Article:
CMI commends the Victorian Government on its recently announced 2035 emissions reduction target of 75-80% based on 2005 levels, with net zero emissions for the state to now be achieved by 2045. It follows the NSW Government’s commitment to a 70% emissions reduction announced late last year.
Victoria is currently on track to beat its 2025 target of 28-33% below 2005 levels, having already achieved almost 30% emissions reductions, and the new 2035 target is a natural extension of this achievement.
The new 2035 target is supported by a series of subgoals including:
- A target of 95% renewable energy generation by 2035, including 4 GW of offshore wind;
- Increasing energy storage to 6.3 GW by 2035 to support intermittent renewable energy production;
- A target for 50% of new light vehicle sales to be zero-emissions by 2030; and
- Working towards the world’s first carbon-neutral pasture-based dairy farm.
Alongside these at-point decarbonisation goals, the revisited climate action plan includes an increasing role for land and vegetation-based carbon sequestration solutions through to 2035.
CEO John Connor noted that “The decisions by both the Victorian, and NSW Governments to set themselves 2035 emissions reduction targets is a pivotal moment of leadership from Australia’s two most populous states.”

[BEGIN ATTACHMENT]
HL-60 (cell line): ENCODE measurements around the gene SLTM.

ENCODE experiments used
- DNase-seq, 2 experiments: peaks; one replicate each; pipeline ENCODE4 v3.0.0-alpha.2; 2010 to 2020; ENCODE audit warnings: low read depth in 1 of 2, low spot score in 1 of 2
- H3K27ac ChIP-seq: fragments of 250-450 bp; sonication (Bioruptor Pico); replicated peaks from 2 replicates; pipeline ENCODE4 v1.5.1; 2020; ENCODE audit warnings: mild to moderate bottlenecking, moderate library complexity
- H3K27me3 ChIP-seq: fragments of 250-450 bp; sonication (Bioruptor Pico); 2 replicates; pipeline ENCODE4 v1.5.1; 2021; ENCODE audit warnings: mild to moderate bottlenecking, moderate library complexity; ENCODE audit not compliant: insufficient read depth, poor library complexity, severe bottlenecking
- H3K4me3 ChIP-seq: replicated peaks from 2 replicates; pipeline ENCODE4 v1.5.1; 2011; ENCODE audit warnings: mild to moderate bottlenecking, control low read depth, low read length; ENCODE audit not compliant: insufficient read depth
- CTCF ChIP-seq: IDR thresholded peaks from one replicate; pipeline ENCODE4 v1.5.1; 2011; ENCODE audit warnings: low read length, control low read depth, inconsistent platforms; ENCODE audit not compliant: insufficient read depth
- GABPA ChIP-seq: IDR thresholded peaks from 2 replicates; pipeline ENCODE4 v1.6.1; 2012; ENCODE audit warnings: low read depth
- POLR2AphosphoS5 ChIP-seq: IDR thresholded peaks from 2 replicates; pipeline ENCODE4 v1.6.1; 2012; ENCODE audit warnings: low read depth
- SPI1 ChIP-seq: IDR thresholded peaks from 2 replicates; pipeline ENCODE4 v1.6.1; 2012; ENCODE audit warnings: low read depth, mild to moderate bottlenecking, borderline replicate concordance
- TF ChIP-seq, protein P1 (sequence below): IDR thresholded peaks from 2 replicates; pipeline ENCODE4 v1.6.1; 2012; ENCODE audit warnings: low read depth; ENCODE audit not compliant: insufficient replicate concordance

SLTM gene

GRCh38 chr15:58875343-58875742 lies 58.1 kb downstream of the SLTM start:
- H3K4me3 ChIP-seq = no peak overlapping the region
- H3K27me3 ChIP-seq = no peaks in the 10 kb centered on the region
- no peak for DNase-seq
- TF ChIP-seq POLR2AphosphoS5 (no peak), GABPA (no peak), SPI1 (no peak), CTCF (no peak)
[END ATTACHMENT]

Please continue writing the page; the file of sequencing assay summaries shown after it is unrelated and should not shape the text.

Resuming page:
“These commitments are further evidence that the race towards net zero has become a competitive space for the government and the private sector alike to capitalise on the economic opportunities that an accelerated transition will deliver. Focus now turns to the Federal Government to step up ambition and pave to way towards a stronger 2035 Nationally Determined Contribution.”
“The updated action plan specifically highlights the substantial economic growth projected as a result of plans to build out the circular economy, low emissions transport, and increased investment in land-sector contributions.”
About the Carbon Market Institute
The Carbon Market Institute (CMI) is a member-based institute accelerating the transition towards a negative emissions, nature positive world. It champions best practice in carbon markets and climate policy, and its over 150 members include primary producers, carbon project developers, Indigenous organisations, legal, technology and advisory services, insurers, banks, investors, corporate entities and emission intensive industries. The positions put forward constitute CMI’s independent view and do not purport to represent any CMI individual, member company, or industry sector.
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